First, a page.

ISAF Commander Sees Positive Signs for Relationship with Pakistan
By Army Sgt. 1st Class Tyrone C. Marshall Jr.
American Forces Press Service
VIRGINIA BEACH, Va. , May 16, 2012 The top U.S. and NATO commander in Afghanistan pointed to indications today that Pakistan is preparing to open cross-border NATO supply lines into Afghanistan.
Speaking by video teleconference, Marine Corps Gen. John R. Allen, commander of the International Security Assistance Force, told the sixth annual 2012 Joint Warfighting Conference he would welcome the move as well as improved relations with Pakistan for the stability of the region.
“There have been in the last several days, some very important signals coming out of Islamabad that there is a consideration to re-open the ground lines of communication, and we, frankly, would welcome that, we would applaud that decision,” Allen said. “It would, in fact, be helpful to us if the ground lines of communication were opened, not just because of what could flow into Afghanistan but what could flow out of Afghanistan.”
Relations between ISAF and Pakistan have been strained since a November 26 engagement near the Afghanistan-Pakistan border left 24 Pakistani soldiers dead. Pakistan closed ISAF ground supply lines into Afghanistan in response. Allen noted the closing of the routes has not affected the ISAF mission.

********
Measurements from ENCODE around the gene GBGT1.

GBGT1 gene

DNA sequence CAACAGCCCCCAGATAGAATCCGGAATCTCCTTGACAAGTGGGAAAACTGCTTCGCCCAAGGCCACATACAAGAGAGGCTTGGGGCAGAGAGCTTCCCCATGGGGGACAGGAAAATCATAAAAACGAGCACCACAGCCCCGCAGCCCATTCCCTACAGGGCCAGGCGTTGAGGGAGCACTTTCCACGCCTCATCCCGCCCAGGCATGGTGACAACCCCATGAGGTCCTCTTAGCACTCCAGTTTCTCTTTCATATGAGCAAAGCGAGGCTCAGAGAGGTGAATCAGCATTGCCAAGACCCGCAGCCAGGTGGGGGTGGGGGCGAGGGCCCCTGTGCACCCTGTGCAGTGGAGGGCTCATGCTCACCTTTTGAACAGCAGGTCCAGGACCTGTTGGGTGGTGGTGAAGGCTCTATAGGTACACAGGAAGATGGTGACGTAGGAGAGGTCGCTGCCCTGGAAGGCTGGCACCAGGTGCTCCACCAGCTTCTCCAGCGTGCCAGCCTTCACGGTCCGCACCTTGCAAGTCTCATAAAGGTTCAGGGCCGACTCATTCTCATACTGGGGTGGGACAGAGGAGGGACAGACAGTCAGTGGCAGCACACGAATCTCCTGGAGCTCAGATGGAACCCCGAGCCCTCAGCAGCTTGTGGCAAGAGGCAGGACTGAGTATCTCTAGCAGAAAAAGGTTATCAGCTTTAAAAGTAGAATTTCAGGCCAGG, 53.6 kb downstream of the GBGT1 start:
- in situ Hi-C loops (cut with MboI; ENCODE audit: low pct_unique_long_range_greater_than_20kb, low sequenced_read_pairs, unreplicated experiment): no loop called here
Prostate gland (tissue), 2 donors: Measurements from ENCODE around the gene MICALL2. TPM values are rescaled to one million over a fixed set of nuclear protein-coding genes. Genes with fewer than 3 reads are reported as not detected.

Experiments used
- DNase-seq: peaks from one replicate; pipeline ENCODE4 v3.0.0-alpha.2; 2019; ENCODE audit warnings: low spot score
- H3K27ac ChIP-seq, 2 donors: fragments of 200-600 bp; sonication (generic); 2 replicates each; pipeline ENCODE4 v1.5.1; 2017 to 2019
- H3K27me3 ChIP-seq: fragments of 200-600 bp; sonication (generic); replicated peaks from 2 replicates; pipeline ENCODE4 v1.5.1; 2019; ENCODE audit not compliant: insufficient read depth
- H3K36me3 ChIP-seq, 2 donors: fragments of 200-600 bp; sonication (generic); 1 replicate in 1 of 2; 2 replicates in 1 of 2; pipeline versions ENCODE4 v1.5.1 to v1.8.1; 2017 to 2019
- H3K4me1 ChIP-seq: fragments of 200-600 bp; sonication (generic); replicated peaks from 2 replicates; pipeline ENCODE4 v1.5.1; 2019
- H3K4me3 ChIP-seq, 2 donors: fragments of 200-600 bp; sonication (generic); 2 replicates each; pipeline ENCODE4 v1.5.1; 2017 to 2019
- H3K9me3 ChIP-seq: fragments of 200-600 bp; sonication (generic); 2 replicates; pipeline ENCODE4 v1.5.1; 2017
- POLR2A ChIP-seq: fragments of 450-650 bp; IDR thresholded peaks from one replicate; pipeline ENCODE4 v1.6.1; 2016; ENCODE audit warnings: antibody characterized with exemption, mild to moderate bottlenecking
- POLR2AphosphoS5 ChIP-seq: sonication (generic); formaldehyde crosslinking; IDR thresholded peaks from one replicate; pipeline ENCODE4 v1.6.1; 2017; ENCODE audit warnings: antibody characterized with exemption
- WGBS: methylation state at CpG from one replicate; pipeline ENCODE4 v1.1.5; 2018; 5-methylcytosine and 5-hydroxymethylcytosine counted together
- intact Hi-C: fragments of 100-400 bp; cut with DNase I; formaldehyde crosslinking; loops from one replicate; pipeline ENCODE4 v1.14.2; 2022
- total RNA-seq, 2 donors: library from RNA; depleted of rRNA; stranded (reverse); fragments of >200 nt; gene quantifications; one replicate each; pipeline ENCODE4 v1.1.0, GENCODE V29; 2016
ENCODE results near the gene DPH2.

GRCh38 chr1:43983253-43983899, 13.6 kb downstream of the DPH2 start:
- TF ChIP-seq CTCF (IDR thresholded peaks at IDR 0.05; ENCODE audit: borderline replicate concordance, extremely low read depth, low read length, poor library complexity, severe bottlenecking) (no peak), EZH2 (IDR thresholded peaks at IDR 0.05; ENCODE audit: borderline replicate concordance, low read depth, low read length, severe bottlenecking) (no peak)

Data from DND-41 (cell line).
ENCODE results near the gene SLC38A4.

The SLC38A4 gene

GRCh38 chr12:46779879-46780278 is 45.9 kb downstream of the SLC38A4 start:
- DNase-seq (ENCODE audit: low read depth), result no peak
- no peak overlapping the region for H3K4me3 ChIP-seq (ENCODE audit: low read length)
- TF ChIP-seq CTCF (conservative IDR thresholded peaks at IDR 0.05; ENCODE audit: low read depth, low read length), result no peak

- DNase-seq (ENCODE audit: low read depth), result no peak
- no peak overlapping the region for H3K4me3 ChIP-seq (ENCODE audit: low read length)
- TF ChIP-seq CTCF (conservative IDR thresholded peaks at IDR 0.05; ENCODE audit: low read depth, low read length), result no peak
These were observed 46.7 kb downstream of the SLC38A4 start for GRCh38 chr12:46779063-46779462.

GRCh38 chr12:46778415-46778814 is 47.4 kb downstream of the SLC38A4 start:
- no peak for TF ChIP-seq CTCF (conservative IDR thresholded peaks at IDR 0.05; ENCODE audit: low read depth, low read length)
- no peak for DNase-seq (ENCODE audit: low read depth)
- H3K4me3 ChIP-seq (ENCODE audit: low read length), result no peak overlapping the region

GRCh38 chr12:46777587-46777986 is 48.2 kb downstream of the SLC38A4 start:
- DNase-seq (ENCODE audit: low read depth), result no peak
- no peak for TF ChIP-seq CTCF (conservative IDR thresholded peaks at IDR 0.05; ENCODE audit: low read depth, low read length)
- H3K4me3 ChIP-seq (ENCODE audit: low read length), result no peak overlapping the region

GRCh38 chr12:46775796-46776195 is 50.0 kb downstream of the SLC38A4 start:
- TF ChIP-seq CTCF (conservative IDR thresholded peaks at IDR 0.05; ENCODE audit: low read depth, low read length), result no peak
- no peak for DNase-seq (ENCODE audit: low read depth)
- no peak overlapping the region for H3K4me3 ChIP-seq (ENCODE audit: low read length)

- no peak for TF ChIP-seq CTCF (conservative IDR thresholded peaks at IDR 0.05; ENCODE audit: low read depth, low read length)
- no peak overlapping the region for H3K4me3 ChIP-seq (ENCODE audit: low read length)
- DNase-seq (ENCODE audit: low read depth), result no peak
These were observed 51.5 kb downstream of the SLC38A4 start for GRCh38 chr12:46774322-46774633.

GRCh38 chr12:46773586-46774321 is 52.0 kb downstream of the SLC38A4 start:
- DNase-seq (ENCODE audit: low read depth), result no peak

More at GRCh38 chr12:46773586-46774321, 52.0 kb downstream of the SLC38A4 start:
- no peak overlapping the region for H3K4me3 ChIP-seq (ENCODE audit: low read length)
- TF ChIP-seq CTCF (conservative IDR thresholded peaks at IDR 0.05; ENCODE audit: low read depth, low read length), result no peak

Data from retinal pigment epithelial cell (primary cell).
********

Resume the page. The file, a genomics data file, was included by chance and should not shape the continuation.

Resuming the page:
“I will tell you the effect of the closure of that route on the campaign has not slowed us at all,” he said. “The air bridge into Afghanistan and the flow of materiel across the Northern Distribution Network were modulated in a way that continued to support the campaign in every operational respect.”
He said there has been a general review by the Pakistani Parliament of relations with the United States and some “very hopeful signs”.
Allen also said Pakistan has “paid a great price” in fighting terrorism on its own soil. “I have to take a few minutes to honor the sacrifices of the Pakistani military who have fought across the border from us against their own insurgent elements.”
Pakistani casualties in just the last two years, Allen said, far exceed ISAF casualties in the entire 10 years of the Afghan war. “The numbers of their troops that have been wounded by IEDs, the civilians who have been killed by suicide bombers – the price has been very high in Pakistan as well,” he said. “And often, that has been overlooked.”
There have been occasions when ISAF and Pakistan have conducted “coordinated operations” along the border for a common interest in security, although “there haven’t been any for a couple years now,” he said.
“So I would say that over the next several months, we may well see, between ISAF and the Afghan national security forces and the Pakistani military, an ability to work very closely to ensure that we can coordinate operations along the border,” Allen said, ensuring an avoidance of any new cross-border incidents.
Allen said he believes there could “conceivably” be coordinated operations between ISAF, Afghanistan and Pakistan to ensure “a stable, peaceful and secure Afghanistan.”
“My hope is, in the weeks and months ahead, we can leverage all of that opportunity for common ground, both to improve the relationship at a policy level, but certainly to improve the military to military relationship as well,” he said.